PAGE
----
Unusual skin toxicity associated with sustained disease response induced by nivolumab in a patient with non-small cell lung cancer

Giulia Galli, Claudia Proto, Mara Cossa, Barbara Valeri, Silvana Sdao, Diego Signorelli, Martina Imbimbo, Filippo de Braud, Marina Chiara Garassino, Giuseppe Lo Russo

Research output: Contribution to journalArticlepeer-review


Introduction: Immunotherapy has shown efficacy in the treatment of different malignancies. Nivolumab, an immune checkpoint inhibitor directed against programmed death-1, has been approved for non-small cell lung cancer (NSCLC) in pretreated patients. Although it is generally well-tolerated, immunotherapy may be complicated by a wide range of immune-mediated adverse events. We describe the case of an uncommon skin toxicity arising as alopecia universalis induced by nivolumab in a patient with NSCLC. Case description: A 58-year-old man received nivolumab for metastatic NSCLC after progression to 3 lines of chemotherapy. The treatment was prescribed in June 2016, and induced a rapid and significant disease response. Nivolumab was well-tolerated until May 2017, when partial alopecia at hair and eyelashes appeared. In the next months, alopecia became complete and extended to the whole body surface. The dermatologic picture was compatible with alopecia areata. A topical steroid therapy was attempted, without benefit. The patient refused systemic treatments and is still undergoing nivolumab without new toxicities and with persistent disease response. Conclusions: This case suggests that alopecia areata may be a rare immune-related adverse event of immune checkpoint agents. Its late onset in our patient is uncommon and unexpected, underlining that the risk of nivolumab-induced toxicity is not limited to the beginning of treatment. Despite its rarity, alopecia areata should be considered in the range of adverse events potentially induced by immune checkpoint inhibitors even in the long term. Potential association between toxicity and efficacy of immunotherapy in NSCLC warrants further investigation.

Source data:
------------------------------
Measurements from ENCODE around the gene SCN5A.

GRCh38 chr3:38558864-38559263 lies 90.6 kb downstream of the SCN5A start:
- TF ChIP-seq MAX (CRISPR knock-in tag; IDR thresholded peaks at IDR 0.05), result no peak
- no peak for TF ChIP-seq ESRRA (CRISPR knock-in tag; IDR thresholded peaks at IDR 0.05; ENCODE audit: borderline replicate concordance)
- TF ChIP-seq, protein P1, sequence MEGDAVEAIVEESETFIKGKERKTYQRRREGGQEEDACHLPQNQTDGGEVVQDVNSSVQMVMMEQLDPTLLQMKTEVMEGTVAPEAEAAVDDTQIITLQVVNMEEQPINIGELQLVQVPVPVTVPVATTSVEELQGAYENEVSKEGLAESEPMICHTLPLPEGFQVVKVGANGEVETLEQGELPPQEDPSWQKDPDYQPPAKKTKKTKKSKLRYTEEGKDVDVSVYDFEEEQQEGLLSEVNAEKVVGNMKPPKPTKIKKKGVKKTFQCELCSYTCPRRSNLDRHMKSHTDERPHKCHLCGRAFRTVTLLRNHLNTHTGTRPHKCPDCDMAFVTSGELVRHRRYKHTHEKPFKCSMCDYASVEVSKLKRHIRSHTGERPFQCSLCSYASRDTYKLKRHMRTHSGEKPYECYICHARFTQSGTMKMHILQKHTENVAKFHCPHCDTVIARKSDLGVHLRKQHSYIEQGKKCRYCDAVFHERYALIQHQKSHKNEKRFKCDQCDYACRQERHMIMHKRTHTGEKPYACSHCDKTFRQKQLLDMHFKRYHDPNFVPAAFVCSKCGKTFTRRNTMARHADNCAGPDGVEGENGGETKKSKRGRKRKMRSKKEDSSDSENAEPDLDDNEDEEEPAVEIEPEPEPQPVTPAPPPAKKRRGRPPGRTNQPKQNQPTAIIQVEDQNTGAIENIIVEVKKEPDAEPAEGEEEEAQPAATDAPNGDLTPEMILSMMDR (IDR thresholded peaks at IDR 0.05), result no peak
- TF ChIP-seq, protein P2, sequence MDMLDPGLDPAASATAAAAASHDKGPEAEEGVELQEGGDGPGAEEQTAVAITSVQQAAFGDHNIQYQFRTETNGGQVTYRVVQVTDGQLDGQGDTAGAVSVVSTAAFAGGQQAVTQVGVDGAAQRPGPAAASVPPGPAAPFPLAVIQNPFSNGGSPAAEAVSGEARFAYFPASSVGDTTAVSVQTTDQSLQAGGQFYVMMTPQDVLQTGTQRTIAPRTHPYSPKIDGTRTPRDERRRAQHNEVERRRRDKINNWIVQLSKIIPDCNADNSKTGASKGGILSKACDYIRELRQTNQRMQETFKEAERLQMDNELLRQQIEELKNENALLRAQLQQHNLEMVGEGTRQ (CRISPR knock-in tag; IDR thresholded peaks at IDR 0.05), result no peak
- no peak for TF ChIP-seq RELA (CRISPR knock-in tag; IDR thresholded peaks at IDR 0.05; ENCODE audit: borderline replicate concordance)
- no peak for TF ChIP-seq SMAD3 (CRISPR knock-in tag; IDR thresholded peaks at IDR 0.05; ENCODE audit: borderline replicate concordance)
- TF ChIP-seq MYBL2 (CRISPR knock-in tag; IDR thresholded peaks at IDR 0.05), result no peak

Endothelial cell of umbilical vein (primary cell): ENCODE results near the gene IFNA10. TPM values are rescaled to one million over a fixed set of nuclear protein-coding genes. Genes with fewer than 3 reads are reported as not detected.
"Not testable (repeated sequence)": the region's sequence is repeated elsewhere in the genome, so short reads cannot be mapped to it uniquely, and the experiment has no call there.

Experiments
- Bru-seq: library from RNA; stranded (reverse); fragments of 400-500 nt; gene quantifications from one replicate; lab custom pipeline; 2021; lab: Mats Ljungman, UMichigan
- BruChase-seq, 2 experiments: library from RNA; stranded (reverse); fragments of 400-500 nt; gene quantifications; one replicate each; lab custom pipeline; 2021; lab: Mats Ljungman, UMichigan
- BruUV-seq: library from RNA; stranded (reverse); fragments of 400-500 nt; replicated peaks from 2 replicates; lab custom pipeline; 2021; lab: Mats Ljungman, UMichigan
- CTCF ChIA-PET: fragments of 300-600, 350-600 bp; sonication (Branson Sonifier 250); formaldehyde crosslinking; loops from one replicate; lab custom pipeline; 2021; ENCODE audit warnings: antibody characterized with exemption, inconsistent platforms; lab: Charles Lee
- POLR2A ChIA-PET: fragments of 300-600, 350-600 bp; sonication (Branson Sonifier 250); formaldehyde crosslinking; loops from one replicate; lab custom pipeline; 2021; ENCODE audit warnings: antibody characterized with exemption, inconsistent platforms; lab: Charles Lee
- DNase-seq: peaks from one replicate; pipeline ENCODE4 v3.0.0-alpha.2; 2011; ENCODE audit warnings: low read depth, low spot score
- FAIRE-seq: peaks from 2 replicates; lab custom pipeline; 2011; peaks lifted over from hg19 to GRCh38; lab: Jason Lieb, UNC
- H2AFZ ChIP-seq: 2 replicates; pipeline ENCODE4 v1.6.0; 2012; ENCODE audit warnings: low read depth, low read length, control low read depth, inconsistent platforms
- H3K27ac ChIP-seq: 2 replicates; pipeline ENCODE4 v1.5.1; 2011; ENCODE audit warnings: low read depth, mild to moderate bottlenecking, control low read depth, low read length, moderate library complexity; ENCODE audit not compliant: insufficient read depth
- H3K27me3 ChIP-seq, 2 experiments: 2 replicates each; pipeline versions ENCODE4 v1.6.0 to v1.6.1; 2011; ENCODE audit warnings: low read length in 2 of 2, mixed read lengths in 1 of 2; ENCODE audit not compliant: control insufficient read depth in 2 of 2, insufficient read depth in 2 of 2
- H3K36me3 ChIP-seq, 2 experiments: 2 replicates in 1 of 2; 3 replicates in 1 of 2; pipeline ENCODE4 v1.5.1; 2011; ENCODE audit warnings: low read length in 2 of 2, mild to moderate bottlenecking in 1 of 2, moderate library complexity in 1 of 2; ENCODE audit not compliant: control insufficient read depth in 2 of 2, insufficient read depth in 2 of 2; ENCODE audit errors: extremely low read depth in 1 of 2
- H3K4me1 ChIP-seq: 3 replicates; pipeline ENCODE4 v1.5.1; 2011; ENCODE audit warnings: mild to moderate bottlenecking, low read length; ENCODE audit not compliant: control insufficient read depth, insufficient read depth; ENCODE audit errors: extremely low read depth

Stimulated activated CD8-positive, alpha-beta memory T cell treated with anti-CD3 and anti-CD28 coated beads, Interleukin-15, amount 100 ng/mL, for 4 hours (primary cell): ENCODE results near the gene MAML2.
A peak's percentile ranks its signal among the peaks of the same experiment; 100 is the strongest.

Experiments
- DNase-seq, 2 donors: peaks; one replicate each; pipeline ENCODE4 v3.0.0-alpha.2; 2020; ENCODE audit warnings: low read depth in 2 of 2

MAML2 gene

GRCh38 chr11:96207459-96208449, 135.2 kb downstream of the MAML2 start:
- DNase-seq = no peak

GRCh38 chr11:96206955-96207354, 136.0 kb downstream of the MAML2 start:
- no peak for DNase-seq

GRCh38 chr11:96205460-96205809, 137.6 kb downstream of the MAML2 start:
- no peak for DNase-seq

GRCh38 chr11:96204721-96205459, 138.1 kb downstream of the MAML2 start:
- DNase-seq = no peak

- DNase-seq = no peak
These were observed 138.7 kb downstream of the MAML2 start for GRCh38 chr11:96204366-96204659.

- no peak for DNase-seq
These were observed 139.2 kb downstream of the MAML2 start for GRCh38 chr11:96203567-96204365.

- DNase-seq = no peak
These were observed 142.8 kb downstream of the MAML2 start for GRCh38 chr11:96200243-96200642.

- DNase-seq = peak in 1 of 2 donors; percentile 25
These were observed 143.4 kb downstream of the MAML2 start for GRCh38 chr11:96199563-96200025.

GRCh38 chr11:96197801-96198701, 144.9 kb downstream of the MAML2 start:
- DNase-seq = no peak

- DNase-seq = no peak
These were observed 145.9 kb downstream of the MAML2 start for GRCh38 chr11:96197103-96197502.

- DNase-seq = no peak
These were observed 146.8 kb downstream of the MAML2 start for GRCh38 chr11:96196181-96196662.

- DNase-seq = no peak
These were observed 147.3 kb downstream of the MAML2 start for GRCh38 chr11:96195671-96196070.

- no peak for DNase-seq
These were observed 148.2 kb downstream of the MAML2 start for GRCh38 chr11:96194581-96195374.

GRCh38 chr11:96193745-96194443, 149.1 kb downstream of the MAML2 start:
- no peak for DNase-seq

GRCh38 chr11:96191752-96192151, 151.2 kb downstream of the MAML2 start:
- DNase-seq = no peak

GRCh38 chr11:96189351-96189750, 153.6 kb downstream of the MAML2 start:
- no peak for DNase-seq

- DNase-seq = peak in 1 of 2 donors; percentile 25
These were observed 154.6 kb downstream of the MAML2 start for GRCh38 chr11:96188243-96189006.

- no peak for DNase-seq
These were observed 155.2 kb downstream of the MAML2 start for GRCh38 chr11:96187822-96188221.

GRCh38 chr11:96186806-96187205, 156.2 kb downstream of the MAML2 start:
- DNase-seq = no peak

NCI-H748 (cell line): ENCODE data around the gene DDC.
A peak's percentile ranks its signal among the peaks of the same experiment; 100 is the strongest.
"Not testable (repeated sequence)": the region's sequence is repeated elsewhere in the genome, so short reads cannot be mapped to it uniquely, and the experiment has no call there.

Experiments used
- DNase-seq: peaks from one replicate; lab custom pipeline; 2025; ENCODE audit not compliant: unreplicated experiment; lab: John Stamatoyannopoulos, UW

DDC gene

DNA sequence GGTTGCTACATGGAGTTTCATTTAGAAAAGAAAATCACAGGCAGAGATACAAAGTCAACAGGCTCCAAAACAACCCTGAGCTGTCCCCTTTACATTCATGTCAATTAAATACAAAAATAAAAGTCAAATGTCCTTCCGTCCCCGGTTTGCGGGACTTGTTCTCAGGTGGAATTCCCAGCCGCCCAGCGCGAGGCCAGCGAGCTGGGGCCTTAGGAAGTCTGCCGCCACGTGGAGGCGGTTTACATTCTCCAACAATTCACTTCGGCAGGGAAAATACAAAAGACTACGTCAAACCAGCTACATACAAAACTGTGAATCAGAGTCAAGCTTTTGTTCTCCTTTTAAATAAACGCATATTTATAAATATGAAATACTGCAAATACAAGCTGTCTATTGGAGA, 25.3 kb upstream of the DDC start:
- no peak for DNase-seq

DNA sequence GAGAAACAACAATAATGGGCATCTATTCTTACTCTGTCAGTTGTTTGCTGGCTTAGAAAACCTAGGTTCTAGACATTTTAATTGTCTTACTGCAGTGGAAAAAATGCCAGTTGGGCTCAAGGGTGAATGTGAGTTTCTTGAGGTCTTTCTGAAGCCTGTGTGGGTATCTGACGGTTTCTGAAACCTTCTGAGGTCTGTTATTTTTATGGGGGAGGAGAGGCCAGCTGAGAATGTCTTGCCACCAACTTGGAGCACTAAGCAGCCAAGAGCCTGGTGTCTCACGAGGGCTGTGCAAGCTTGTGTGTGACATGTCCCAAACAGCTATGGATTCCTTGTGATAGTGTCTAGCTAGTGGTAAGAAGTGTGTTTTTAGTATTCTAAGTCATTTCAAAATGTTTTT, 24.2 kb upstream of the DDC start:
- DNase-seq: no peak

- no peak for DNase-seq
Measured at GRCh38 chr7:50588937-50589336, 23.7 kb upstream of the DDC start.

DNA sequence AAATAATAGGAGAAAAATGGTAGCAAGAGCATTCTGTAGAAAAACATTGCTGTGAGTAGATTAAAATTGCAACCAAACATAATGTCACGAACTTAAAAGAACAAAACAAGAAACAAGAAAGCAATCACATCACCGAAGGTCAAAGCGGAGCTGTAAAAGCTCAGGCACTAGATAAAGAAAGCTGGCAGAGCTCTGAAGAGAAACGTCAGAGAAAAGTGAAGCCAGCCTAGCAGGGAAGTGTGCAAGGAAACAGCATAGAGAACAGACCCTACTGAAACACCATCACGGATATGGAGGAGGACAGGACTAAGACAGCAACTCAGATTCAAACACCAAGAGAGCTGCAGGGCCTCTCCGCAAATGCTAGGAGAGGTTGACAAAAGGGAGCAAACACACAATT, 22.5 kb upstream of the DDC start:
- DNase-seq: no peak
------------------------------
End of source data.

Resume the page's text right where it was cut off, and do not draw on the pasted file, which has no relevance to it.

Original languageEnglish
Publication statusAccepted/In press - Jan 1 2019


  • Alopecia
  • efficacy
  • immune checkpoint inhibitor
  • non-small cell lung cancer
  • toxicity

ASJC Scopus subject areas

  • Oncology
  • Cancer Research


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